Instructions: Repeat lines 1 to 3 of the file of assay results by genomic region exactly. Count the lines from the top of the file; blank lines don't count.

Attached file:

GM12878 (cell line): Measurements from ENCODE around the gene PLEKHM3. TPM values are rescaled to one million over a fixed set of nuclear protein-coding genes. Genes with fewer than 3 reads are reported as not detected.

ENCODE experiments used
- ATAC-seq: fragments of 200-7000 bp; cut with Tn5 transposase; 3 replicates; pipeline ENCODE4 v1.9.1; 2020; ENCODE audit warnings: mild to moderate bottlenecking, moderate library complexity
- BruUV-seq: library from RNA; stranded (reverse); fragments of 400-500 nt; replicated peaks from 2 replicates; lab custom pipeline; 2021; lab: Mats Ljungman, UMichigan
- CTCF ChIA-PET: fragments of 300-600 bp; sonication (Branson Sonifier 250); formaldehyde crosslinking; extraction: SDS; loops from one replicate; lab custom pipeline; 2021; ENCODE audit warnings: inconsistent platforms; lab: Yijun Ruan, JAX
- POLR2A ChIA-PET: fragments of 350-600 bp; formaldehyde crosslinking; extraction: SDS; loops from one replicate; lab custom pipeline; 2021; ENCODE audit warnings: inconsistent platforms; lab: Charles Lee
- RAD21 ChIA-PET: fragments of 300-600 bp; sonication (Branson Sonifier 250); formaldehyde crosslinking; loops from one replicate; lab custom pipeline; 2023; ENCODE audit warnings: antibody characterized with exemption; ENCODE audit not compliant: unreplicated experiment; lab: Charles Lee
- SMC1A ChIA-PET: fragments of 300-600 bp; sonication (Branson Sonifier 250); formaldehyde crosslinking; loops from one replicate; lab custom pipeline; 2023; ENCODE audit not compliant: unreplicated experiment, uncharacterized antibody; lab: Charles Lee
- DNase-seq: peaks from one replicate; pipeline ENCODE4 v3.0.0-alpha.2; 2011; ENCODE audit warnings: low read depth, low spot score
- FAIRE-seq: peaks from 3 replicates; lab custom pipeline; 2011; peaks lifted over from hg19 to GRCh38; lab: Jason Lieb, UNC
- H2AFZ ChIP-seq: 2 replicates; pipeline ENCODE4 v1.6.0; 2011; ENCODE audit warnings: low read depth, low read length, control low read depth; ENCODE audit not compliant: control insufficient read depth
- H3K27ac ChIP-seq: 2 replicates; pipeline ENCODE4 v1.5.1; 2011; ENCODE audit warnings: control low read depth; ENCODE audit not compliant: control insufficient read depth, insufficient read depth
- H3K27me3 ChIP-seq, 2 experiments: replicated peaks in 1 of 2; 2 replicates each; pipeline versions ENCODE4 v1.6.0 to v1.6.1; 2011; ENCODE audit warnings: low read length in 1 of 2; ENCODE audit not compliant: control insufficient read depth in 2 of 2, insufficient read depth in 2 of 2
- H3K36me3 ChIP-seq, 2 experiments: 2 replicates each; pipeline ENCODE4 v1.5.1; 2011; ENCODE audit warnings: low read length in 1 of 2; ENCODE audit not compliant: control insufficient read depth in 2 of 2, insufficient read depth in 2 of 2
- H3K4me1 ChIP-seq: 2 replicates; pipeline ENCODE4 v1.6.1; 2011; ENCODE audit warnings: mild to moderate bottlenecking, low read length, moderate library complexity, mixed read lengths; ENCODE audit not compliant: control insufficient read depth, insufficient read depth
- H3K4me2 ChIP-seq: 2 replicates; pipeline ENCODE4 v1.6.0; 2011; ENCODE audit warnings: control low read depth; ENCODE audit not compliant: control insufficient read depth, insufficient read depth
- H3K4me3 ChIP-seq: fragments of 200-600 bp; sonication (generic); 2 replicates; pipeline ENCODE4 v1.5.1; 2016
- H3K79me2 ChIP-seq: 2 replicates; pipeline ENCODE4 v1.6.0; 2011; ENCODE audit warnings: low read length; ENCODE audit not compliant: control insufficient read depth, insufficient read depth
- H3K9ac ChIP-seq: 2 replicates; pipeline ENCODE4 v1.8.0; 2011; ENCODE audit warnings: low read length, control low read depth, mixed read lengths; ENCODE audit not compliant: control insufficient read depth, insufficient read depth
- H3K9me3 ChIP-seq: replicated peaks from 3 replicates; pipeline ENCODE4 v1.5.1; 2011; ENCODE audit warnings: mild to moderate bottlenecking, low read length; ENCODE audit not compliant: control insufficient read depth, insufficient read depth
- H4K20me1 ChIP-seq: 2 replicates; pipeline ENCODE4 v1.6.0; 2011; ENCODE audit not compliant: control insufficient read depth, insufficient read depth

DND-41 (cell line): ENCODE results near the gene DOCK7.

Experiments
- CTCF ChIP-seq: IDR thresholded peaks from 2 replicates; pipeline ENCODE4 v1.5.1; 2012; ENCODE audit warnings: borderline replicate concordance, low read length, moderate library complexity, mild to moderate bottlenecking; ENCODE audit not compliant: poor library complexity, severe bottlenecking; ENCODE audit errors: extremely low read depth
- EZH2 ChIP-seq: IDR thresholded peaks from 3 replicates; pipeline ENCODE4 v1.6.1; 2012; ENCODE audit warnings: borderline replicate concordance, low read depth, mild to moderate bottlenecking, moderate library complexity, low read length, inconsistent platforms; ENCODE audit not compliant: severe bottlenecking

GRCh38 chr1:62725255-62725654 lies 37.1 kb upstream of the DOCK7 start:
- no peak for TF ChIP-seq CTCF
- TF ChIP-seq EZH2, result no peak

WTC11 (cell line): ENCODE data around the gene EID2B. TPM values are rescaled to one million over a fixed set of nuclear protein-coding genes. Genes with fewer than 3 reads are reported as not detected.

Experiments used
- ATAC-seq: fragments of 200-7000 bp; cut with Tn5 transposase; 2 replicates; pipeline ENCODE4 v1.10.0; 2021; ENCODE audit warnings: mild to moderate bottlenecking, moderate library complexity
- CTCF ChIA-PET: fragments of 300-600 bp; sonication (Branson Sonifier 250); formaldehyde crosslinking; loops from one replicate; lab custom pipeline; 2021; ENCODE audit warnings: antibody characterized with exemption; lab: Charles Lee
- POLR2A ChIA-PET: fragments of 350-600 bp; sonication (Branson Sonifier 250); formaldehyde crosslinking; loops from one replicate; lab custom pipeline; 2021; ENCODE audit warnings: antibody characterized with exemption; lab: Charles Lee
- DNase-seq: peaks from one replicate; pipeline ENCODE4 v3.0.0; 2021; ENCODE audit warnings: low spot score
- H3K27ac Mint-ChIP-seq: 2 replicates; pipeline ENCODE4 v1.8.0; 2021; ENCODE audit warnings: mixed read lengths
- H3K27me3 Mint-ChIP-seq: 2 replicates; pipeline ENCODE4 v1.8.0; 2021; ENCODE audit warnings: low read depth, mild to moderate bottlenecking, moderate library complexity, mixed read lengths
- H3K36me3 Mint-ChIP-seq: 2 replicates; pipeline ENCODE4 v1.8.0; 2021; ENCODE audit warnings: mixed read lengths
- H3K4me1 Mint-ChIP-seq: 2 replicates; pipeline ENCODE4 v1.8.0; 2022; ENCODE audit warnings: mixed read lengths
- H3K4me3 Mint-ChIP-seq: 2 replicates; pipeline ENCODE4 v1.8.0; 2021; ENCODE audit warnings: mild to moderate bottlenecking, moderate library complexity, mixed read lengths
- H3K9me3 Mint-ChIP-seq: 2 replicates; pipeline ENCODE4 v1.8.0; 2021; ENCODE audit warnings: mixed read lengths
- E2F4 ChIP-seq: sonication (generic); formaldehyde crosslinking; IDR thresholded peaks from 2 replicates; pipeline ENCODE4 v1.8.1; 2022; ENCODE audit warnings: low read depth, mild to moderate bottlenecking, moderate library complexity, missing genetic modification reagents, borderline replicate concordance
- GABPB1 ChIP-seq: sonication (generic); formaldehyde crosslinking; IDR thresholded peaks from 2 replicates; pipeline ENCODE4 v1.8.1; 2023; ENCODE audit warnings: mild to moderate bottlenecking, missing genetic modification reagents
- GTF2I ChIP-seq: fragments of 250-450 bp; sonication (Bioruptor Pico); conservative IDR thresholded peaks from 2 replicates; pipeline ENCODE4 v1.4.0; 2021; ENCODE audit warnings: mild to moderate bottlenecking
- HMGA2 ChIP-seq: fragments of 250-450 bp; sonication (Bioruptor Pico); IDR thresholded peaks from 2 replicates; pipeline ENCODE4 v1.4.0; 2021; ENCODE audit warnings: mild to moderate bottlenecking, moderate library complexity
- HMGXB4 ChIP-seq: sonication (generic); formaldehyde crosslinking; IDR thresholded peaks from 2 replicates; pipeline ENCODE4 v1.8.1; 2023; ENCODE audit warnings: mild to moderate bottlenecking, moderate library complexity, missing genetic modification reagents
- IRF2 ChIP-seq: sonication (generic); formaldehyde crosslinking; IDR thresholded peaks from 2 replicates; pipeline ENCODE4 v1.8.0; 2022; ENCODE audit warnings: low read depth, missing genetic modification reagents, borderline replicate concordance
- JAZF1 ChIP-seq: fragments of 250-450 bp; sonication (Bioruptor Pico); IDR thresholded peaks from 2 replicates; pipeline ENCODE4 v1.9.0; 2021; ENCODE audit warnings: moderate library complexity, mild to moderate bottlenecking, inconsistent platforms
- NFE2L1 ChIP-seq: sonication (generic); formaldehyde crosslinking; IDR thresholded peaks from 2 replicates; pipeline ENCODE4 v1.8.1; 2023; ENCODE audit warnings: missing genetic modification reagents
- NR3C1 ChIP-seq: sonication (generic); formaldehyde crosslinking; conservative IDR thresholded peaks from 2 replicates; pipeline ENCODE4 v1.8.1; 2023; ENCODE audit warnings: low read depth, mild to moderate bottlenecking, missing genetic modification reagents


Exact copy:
GM12878 (cell line): Measurements from ENCODE around the gene PLEKHM3. TPM values are rescaled to one million over a fixed set of nuclear protein-coding genes. Genes with fewer than 3 reads are reported as not detected.

ENCODE experiments used
- ATAC-seq: fragments of 200-7000 bp; cut with Tn5 transposase; 3 replicates; pipeline ENCODE4 v1.9.1; 2020; ENCODE audit warnings: mild to moderate bottlenecking, moderate library complexity